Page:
We have four (vivacious) daughters. If you were to combine the money in their piggy banks, it wouldn't get you to far. Yet, our girls are a prime target for identity thieves. One in 10 children has a Social Security number that is used by someone else before becoming an adult, according to a report by CyLab, a research center at Carnegie Mellon University, in Pittsburgh. The report also revealed that the rate of identity theft among children was 51 times higher than that among adults in the study.
If you discover your child has a credit report with fraudulent information, take these steps:
Report it to your local law enforcement.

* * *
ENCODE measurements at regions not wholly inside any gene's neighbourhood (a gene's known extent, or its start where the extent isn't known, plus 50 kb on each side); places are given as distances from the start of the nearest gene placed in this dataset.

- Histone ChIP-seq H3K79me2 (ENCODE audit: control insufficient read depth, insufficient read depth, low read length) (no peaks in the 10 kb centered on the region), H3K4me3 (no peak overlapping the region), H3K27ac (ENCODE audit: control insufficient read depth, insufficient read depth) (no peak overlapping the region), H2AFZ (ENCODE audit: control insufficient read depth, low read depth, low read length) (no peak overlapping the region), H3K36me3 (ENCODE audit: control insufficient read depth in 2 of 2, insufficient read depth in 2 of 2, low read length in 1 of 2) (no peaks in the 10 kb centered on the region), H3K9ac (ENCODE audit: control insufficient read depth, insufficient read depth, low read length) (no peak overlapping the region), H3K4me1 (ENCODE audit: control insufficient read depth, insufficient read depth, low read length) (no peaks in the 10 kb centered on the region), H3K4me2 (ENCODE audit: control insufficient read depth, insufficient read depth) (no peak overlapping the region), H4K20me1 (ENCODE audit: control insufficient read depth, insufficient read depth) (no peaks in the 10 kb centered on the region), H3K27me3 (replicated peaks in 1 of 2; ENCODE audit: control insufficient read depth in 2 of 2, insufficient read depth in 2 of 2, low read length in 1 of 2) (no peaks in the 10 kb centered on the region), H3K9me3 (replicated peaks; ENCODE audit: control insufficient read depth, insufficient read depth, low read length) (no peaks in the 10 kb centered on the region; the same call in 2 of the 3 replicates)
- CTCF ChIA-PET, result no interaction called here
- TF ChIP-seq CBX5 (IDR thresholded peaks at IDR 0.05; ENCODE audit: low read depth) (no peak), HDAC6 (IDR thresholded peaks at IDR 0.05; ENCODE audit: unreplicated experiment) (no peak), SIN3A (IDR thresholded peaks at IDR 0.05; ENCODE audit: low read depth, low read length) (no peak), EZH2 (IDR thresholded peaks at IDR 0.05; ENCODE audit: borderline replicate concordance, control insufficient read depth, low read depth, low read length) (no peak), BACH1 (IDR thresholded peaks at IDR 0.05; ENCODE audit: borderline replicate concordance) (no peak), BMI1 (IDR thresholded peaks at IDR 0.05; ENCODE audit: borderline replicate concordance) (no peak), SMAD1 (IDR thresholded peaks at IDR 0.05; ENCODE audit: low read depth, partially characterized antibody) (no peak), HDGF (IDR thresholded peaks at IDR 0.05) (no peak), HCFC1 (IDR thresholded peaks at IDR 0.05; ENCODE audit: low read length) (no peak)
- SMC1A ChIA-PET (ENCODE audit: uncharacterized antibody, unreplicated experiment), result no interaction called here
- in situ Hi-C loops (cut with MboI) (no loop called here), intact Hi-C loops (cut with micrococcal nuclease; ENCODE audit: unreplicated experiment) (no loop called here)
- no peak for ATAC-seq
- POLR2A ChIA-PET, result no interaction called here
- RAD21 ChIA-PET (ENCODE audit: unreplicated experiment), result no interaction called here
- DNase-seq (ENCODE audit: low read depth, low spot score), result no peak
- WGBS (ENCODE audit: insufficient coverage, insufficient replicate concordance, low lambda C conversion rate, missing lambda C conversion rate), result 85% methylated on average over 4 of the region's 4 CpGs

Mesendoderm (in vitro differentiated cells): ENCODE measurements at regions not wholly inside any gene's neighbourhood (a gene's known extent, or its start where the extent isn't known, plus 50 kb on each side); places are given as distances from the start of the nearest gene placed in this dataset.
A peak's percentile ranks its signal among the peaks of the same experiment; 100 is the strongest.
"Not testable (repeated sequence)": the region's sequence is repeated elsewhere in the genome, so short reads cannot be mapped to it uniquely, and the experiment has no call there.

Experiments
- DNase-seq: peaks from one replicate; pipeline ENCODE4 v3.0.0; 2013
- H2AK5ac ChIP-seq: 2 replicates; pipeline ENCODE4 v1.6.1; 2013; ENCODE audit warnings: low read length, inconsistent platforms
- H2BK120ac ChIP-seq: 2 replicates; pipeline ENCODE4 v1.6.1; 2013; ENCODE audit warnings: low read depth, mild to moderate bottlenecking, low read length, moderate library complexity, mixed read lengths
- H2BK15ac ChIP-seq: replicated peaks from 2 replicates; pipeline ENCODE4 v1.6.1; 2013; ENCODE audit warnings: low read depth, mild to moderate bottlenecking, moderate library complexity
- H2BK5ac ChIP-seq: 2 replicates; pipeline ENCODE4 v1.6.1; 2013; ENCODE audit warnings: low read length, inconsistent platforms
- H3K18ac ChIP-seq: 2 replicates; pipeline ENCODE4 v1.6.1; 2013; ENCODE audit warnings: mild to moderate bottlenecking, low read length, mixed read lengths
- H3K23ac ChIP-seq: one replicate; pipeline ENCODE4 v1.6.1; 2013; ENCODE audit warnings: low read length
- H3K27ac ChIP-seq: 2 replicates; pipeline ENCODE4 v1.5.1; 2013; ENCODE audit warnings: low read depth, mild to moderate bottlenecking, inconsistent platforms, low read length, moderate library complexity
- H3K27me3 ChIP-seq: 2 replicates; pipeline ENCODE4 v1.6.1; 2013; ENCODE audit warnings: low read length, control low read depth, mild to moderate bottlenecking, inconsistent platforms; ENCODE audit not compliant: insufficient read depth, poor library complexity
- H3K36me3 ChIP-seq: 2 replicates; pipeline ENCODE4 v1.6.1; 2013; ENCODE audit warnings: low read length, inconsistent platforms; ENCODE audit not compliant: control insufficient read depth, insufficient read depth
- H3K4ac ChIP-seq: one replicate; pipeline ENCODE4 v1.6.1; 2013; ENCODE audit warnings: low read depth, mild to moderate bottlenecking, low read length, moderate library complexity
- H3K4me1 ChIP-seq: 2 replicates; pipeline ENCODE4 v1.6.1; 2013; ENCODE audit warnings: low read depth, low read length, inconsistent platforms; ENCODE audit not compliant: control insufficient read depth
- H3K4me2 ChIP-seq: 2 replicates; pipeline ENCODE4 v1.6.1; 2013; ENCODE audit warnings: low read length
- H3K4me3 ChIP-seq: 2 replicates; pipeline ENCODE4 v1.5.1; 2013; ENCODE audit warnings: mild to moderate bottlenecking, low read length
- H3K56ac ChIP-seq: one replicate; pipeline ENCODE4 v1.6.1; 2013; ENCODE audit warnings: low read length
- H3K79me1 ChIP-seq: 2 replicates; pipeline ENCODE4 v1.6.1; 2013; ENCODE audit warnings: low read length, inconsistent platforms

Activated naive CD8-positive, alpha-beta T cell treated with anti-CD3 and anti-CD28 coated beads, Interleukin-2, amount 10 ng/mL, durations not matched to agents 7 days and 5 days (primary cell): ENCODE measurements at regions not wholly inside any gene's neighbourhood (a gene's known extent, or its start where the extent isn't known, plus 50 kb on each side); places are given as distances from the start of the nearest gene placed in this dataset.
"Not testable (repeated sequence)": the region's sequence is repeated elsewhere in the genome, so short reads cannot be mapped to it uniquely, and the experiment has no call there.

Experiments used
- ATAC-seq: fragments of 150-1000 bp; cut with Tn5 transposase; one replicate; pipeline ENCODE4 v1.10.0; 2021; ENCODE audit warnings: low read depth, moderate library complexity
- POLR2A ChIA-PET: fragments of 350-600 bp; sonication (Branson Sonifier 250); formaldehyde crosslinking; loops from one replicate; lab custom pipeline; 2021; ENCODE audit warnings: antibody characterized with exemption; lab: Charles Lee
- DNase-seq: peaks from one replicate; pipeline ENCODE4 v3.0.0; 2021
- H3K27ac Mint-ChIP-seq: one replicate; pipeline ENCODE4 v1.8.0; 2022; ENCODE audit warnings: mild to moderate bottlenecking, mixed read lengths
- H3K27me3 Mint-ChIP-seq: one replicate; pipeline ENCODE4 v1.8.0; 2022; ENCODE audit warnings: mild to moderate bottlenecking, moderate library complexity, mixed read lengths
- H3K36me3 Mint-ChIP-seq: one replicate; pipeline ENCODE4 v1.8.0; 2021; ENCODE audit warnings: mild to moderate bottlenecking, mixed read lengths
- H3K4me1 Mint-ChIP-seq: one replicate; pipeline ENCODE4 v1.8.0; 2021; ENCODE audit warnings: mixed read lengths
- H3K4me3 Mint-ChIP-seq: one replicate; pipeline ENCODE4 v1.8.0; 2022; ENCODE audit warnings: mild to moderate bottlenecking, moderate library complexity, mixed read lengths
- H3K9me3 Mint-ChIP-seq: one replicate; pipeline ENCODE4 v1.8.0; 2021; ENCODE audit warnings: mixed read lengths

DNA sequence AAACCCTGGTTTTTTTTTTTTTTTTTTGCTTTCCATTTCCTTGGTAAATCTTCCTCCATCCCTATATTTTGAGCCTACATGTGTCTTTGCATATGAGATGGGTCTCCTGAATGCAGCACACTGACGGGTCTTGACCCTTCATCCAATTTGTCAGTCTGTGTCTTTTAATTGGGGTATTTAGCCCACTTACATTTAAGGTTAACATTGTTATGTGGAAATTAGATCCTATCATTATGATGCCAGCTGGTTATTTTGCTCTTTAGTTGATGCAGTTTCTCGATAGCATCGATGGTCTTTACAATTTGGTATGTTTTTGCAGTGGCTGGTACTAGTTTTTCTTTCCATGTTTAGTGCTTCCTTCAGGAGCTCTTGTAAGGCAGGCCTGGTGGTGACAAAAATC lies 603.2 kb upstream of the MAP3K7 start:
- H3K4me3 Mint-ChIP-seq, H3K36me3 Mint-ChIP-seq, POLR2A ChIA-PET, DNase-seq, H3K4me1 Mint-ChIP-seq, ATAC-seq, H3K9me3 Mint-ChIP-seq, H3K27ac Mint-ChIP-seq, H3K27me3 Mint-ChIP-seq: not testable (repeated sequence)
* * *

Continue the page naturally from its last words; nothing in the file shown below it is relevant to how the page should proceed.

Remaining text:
Contact each credit reporting agency. You'll be asked to verify his or her status as a minor—with a birth certificate, for example—and instructed to send a letter asking it to remove every account and collection notice that is associated with the report.
Place a 90-day fraud alert on your child's files and order a credit freeze to prevent any potential creditors from requesting your child’s report while the errors are being corrected.